Table 1: Programming cost for two possible nanosynapses
Device/Task Full Performance 10% Loss 20% Loss
ENODe-Lyon 0.65mJ 0.39mJ 0.182mJ
TBFe-Lyon 154mJ 92.4mJ 43.12mJ
TBFe-MNIST 11.09J 2.22J 0.924J
ENODe-MNIST 46.8 mJ 9.36mJ 3.9mJ


Our best obtained results on the Lyon task match not only RC software results, but the best obtained results with complex Long-short term memory cell (LSTM) networks [26]. Our results are very slightly inferior to physically realized reservoir computers; [3] obtained only 0.4% error. Finally, to test how critical the two layer design is to the high performance we achieved, we simulated a one-layer system with the training data directly presented (only the readout layer). Using this approach, we achieved only 56% using the uniform and 62% using the variable spatio-temporal integration scheme. This suggests that direct integration is insufficient for effective spatio-temporal learning. As suggested in [10], the critical operation expressed by synaptic (in our system, hidden layer) kernels is to project inputs into a higher dimensional space.

Many benchmarks are available for MNIST, but of more relevance to our case are those using nanosynapse weights in part or whole. In comparison to the results obtained in [21], which again presented that database similarly to memristive crossbars, we obtained superior results while also avoiding off-chip computational requirements. Our top obtained result is superior to the standard ELM result (91.5%) and similar to the ’enhanced ELM’ result (94.1%) showed in [27]. But unlike the latter case, our system requires no special priming/pre-training step in the first layer. A similar combination of unsupervised and supervised learning was used in [28] to achieved accuracy on the MNIST test set; in contrast, our system avoids relying on any first layer plasticity effects. For many, although not all, nanosynapses, plasticity learning rules such as STDP rely on carefully designed waveforms.


While the proposed design has strong similarities to the RC paradigm: the first layer weights (synaptic attractions) are fixed, standard regression can be used to extract the value of this processing network, and neurons show both positive (excitatory) and negative (inhibitory) activations, like ELM, the system is feedforward, not recurrent. As recurrence bestows a higher memory capacity on a reservoir, it is not surprising that more hidden neurons are required in our case than a true reservoir. The computational capabilities of RCs and ELMs have previously been compared in [29], which noted that while RCs imply an unfortunate trade-off between non-linearity (mapping performance) and memory capacity (ability to retain said map beyond the fading time window), a synthesis of ELM and RC approaches might overcome this dilemma. Our system implicitly addresses this trade-off by forcing non-linearity at a large set of hidden neurons, and preserving capacity through stateful variables.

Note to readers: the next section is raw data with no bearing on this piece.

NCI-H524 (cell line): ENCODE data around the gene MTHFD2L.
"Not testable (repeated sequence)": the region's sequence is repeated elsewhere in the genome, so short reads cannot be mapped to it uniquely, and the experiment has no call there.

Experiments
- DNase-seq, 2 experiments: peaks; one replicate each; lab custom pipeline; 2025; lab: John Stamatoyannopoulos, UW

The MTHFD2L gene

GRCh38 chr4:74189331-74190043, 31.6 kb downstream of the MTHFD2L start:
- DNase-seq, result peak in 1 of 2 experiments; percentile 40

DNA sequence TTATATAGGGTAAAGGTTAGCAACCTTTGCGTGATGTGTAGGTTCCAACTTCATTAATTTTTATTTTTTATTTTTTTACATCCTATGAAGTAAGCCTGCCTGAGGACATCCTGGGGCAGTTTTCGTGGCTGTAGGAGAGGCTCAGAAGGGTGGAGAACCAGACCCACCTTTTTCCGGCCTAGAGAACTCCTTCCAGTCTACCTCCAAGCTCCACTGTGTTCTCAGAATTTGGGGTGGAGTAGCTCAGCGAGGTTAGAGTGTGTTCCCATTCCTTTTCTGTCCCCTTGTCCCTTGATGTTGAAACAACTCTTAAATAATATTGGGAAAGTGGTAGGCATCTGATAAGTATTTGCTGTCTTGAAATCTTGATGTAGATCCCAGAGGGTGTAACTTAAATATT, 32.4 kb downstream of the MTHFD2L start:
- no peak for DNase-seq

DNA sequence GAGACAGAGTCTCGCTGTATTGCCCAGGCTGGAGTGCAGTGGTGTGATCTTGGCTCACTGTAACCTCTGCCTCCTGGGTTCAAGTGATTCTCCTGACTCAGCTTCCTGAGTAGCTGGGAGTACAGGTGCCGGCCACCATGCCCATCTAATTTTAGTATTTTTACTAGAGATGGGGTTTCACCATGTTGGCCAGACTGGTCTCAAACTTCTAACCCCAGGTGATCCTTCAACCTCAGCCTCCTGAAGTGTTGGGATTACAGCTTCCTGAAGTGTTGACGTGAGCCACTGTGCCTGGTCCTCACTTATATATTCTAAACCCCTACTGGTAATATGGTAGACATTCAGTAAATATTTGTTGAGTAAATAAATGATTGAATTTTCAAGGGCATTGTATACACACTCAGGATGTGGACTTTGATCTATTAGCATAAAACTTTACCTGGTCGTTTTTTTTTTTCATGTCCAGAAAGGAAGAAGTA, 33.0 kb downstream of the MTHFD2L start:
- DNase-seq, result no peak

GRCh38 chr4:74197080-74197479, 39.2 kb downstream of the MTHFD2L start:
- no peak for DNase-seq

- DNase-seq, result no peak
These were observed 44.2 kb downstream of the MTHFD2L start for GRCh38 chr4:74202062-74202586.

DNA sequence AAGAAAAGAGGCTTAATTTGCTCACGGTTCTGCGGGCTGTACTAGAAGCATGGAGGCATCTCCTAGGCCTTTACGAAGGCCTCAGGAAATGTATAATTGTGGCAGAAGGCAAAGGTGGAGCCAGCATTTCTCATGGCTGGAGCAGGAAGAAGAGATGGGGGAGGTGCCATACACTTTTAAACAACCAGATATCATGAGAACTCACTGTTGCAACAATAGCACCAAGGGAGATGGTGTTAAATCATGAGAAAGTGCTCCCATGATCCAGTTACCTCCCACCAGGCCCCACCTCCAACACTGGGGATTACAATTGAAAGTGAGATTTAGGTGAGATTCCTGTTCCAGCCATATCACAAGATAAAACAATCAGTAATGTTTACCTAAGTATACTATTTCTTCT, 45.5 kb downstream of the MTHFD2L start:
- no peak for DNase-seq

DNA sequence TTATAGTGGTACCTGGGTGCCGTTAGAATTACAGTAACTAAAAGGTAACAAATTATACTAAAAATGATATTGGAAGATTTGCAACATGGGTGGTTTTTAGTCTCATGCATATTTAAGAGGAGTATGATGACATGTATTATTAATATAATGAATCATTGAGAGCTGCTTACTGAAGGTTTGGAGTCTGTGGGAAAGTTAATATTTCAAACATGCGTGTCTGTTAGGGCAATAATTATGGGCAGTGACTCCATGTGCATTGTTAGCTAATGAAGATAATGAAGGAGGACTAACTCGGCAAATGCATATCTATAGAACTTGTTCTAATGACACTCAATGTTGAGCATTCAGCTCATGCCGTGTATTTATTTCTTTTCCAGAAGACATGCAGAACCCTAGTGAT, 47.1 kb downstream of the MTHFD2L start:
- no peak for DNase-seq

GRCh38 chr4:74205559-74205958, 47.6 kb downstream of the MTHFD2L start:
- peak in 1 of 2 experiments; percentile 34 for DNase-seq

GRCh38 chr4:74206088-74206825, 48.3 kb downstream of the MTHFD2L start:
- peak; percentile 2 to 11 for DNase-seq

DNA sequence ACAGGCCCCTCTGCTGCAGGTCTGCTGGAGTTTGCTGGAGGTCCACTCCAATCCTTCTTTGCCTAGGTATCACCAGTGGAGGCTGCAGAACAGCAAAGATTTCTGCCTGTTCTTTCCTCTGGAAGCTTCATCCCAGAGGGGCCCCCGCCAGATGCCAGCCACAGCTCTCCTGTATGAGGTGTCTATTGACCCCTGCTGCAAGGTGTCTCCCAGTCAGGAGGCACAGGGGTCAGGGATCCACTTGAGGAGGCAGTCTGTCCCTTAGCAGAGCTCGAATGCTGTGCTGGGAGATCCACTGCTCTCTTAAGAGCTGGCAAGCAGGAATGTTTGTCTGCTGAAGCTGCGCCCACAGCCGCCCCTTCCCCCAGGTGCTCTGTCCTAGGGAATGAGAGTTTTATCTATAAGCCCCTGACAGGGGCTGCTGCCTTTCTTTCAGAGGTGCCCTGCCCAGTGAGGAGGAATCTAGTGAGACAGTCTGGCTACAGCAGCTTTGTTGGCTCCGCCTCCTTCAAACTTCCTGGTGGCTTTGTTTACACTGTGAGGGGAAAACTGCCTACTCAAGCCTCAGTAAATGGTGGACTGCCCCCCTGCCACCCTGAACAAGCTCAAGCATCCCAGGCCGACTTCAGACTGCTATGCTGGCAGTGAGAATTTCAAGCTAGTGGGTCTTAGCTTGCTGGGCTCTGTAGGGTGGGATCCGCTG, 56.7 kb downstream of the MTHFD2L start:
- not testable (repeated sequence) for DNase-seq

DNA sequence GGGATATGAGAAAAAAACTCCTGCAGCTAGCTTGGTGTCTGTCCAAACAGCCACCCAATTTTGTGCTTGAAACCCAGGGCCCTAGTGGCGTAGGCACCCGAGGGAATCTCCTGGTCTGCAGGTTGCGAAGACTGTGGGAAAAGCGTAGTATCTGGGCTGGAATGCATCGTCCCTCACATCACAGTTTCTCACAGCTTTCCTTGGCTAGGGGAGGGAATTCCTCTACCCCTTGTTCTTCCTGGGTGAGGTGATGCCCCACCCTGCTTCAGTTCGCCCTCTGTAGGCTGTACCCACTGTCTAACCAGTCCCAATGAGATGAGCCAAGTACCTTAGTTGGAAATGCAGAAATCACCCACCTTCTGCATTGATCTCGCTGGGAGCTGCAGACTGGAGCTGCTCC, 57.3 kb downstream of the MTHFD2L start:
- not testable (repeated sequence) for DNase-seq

Our results with the frame-by-frame MNIST task suggest that achieving strong performance on a high-dimensional task requires more than simple spatio-temporal integration. When hidden neurons time variability is included so as to add diversity to activation functions, the computational power of the system amplifies substantially as neurons specialize on their preferred frames from the database. Effectively, this approach forces greater sparsity (breaks all-to-all connectivity). Software RC systems intrinsically exploit sparsity, while ELM systems exploiting this effect are rarer; different local receptive fields were suggested in [30] and used to achieve good performance on the NORB database, but the scheme is too complex to be easily implemented on-chip. In contrast, our proposed scheme is hardware-friendly, and has been designed with future 3D crossbar topologies in mind.


By integrating two standard nanoelectric structures (crossbars) with hidden neurons performing spatio-temporal activation/integration, we have emulated many of the features of RC/ELM software systems: high performance, online learning, and resilience to imperfect dynamics or inputs. 99% on the T1-46 battery matches the performance of a software reservoir computer with floating point weights; while the same equivalence cannot be stated about our results on the MNIST task, 95% is nonetheless a strong result for a crossbar based learning system. Immediate next steps in translating the proposed design into a prototype include study on the energy draw and operation of optimal CMOS associated circuits, especially those involving hidden layer functions, electrical simulation of the proposed system to explore non-ideal effects, and design of toy problems capable of being implemented on far smaller crossbars than those used in the present study.


This work was supported by the Nanodesign Paris-Saclay lidex.